18 June 2014, Lagos – The Nigerian and United States Governments have been alerted that Ogoniland, in Rivers State may be the next flashpoint of crisis in the country if nothing is done to address the long standing injustice against the people.
Spokesman of the Movement for the Survival of Ogoni People (MOSOP), Anslem John-Miller, who recently addressed the US Congress on the same issue, told THISDAY in an exclusive chat that despite consistent representations to the government, Shell and the international community on environmental challenges faced by Ogoniland since 1990s, water pollution remains a major threat causing hundreds of deaths annually.
John-Miller said the Ogoni people were dying daily as a result of benzene contaminated water, supporting his claim with a report of a study conducted by the United Nations Environmental Programme (UNEP).
According to him, UNEP in August 2011, submitted its report to President Goodluck Jonathan who promised to implement the findings.
John-Miller said: “In anticipation of a massive protest by the Ogoni people for failure of the government to implement the report after one year, the government in 2012 established the Hydro-Carbon Pollution Control and Restoration Agency (HYPREP).
“Despite their reservations, the people assured the government that they would collaborate with the agency in implementing the UNEP report.
“However, it is sad to note that to this date, very little has been done by the HYPREP to implement the UNEP report despite the fact that the report observes that Ogoni people are dying in their numbers on a daily basis as a result of the consumption of benzene contaminated water.”
The MOSOP leader who is also the President of the US-based Council of Ogoni Professionals (COP), noted that the environmental, social, and political demands of the people contained in the Ogoni Bills of Rights (OBR) which was submitted to the Nigerian Government since 1990 and the international community has not been resolved to this date.
Shell, he said, had publicly indicated its willingness to work with the government and the Ogoni people in implementing the UNEP report, adding that President and Chief Executive Officer of Royal Dutch Shell Company, Ben Van Beurden, recently said the multinational organisation had set aside funds for implementing the UNEP report and that he was embarking on a trip to Nigeria to seeks ways of working with the government to implement the said report.
The COP president stressed that while the Ogoni people welcome the move by the Shell president, “I am concerned that unless all parties are onboard, especially the Nigerian Government, such efforts would amount to nothing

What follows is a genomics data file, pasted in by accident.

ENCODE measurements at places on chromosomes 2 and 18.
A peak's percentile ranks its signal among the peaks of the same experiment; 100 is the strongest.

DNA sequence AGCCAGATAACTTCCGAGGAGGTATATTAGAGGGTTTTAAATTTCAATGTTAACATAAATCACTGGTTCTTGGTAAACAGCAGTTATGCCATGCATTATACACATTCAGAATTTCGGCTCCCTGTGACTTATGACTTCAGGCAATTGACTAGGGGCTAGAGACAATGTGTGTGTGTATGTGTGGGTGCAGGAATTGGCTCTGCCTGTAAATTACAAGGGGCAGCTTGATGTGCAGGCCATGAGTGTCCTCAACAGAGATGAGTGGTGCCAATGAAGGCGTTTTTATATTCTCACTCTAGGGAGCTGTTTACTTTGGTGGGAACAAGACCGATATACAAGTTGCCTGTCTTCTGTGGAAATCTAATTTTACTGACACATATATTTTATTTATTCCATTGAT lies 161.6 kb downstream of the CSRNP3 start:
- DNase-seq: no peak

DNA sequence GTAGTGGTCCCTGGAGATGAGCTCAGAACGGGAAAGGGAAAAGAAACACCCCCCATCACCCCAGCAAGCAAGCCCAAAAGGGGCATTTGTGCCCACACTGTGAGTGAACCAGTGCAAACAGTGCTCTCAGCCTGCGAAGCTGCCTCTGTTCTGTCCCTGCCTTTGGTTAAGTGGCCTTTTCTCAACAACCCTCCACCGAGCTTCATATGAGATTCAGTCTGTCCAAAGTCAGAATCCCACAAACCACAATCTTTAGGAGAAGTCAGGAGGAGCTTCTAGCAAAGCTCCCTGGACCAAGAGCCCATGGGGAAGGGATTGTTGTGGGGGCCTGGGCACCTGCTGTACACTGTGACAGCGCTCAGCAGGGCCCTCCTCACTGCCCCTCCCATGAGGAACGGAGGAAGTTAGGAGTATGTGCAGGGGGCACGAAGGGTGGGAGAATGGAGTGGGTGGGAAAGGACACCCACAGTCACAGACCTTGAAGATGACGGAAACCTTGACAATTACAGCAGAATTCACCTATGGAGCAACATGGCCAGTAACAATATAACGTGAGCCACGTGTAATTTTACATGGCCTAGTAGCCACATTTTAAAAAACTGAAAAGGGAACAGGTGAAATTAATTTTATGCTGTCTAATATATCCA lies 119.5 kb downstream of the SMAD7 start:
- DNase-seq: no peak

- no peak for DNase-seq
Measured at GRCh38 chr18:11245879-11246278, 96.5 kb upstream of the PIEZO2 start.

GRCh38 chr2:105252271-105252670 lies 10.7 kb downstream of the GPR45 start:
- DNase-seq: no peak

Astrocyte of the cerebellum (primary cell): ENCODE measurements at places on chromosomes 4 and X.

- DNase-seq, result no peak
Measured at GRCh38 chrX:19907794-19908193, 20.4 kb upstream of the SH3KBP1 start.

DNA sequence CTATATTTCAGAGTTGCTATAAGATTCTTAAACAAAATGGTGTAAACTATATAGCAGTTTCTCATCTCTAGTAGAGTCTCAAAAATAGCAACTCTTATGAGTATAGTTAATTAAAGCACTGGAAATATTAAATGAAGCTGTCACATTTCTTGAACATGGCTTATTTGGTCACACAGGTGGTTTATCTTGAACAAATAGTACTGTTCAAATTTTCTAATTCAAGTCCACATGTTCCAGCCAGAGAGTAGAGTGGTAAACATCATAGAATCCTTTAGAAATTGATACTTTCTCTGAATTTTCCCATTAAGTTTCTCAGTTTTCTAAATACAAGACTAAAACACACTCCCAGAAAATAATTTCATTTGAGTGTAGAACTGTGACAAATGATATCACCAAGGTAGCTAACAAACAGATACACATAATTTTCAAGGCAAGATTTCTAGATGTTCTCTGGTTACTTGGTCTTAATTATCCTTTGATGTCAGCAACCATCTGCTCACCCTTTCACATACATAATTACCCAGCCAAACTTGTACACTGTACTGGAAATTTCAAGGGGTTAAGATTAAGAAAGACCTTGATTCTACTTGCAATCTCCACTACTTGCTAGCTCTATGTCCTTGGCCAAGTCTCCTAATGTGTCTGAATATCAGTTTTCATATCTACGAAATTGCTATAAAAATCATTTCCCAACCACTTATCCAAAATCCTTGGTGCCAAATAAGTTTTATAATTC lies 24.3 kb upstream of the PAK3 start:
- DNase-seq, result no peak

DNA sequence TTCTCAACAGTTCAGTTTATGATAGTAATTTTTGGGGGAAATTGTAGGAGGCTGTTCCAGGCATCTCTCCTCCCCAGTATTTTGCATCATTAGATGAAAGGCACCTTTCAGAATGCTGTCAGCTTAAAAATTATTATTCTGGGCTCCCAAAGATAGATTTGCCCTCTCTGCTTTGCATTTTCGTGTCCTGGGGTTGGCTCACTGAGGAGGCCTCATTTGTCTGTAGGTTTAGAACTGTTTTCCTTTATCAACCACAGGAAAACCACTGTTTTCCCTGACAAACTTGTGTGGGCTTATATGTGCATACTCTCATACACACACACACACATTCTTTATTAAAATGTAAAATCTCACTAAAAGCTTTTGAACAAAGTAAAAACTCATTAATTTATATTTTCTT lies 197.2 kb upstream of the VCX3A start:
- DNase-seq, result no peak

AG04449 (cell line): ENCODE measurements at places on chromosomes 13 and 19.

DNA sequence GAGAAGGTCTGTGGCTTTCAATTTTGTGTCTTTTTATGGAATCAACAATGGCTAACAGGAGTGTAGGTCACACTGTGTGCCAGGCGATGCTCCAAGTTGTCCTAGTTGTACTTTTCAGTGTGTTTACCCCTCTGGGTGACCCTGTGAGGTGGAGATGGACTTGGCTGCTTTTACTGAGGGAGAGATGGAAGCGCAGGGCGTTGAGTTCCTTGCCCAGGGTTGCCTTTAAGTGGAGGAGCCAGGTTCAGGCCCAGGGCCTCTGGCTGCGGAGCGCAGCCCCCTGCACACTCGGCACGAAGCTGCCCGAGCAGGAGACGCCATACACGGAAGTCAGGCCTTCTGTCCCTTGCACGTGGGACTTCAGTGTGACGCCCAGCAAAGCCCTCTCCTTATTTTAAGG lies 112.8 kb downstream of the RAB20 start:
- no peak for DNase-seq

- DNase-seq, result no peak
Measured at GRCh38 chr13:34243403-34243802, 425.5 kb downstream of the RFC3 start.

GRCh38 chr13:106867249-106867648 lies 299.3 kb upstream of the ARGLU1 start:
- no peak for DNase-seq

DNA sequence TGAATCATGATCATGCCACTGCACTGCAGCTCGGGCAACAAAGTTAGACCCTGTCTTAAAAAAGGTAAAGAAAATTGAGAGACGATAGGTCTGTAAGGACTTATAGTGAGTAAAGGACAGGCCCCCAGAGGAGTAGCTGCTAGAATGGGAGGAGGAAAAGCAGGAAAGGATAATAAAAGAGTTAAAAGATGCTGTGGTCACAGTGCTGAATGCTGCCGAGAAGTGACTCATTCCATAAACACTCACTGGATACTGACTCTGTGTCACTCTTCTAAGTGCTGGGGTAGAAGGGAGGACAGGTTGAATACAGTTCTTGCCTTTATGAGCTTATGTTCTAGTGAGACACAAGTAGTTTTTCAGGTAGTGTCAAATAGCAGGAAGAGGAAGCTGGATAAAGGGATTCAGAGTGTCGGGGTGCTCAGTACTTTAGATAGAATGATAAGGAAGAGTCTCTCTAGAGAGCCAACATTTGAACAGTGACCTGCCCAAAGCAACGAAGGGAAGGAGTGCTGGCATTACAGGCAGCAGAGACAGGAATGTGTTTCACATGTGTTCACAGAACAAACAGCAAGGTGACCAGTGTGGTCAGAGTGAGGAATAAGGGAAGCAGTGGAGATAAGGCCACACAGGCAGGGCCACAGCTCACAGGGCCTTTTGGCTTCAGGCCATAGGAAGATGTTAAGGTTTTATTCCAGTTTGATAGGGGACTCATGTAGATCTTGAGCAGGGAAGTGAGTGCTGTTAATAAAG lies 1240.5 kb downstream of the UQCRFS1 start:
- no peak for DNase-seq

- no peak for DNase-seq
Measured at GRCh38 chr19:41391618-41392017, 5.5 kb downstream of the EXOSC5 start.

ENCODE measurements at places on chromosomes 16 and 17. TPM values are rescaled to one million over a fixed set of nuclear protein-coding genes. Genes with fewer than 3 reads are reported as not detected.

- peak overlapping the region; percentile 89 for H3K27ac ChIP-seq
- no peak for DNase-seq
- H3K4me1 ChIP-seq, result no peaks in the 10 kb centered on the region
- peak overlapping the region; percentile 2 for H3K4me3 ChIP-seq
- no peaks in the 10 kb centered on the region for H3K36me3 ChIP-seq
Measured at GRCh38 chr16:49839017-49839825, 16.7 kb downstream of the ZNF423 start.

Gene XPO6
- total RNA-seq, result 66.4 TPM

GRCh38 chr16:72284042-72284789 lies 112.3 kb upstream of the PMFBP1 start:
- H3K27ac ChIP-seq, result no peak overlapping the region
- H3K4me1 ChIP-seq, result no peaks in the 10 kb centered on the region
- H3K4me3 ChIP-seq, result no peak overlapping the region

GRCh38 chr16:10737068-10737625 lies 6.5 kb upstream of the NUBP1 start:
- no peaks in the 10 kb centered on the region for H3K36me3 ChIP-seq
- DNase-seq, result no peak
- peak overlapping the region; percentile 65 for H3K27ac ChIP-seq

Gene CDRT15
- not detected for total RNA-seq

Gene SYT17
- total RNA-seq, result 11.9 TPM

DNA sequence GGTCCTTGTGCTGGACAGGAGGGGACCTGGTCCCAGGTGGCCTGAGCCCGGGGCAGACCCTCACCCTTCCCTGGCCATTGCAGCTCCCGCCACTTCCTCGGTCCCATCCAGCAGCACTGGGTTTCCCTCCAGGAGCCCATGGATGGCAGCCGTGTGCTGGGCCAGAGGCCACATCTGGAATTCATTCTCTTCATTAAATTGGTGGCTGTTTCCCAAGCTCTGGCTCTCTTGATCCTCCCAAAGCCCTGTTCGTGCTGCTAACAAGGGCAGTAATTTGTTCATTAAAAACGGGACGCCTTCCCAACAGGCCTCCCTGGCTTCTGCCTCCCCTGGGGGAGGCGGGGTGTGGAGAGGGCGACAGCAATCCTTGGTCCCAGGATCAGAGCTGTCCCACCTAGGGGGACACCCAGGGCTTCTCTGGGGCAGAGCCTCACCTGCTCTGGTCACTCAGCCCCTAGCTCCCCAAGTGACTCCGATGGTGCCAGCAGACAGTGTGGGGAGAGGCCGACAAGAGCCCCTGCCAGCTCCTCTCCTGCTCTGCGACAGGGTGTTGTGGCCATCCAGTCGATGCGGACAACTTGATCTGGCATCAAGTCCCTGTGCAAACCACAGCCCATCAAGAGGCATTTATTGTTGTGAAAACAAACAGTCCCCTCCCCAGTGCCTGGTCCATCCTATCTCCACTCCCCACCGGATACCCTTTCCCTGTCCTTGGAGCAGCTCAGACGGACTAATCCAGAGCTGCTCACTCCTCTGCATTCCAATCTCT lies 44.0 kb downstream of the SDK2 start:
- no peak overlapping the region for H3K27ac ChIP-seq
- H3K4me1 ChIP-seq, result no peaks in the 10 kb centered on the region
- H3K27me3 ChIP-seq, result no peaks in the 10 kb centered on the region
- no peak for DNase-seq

“While the UNEP report remains unresolved, hundreds of Ogoni refugees and political asylum-seekers remain stranded in the Republic of Benin, living under dehumanising conditions with no access to food, medication, education among others.”
On the creation of a new state for the Ogoni people, John-Miller said a ‘Bori State’ was imperative in advancing its impasse with Shell and the Nigerian Government.
“The proposed ‘Bori State’ as acknowledged by the National Assembly is one that would be economically viable due to abundant human and natural resources endowed in Ogoni and the neighboring communities of Andoni, Opobo, Nkoro, Oyigbo which make up the proposed state.
“However, given the high level of politics based on the dominance of majority versus minority at the ongoing National Conference in Nigeria, we are not hopeful that ‘Bori State’ would be among the states recommended to be created at the end of the conference.”
On behalf of the Ogoni people, Jon-Miller expressed satisfaction that US remains a strategic partner of Nigeria in navigating through her rough waters adding that the formation of the US/Nigeria Bi-National Commission was a bold step in the right direction.
“However, since deliberations and activities of the commission remain at the inter-governmental level, it is very difficult for concerned individuals and civil society organisations that would have contributed toward the success of the commission to participate.
“To address the concerns of the Ogoni and other peoples of the Niger Delta, I strongly appeal to this committee to work with the Barack Obama administration to appoint a special envoy saddled with the responsibility of working with the commission and the Nigerian Government to address the legitimate and genuine concerns of the Ogoni people and others,” he insisted.
According to him, the Ministry of Niger-Delta Affairs, the Niger Delta Development Commission (NDDC) and the Niger-Delta Amnesty Programme can best be described as bureaucracies in Nigeria.
If these establishments were effective, John-Miller argued, the over two-decade Ogoni conflict with Shell and the Nigerian Government would have been a thing of the past, “but that is not the case,” he concluded.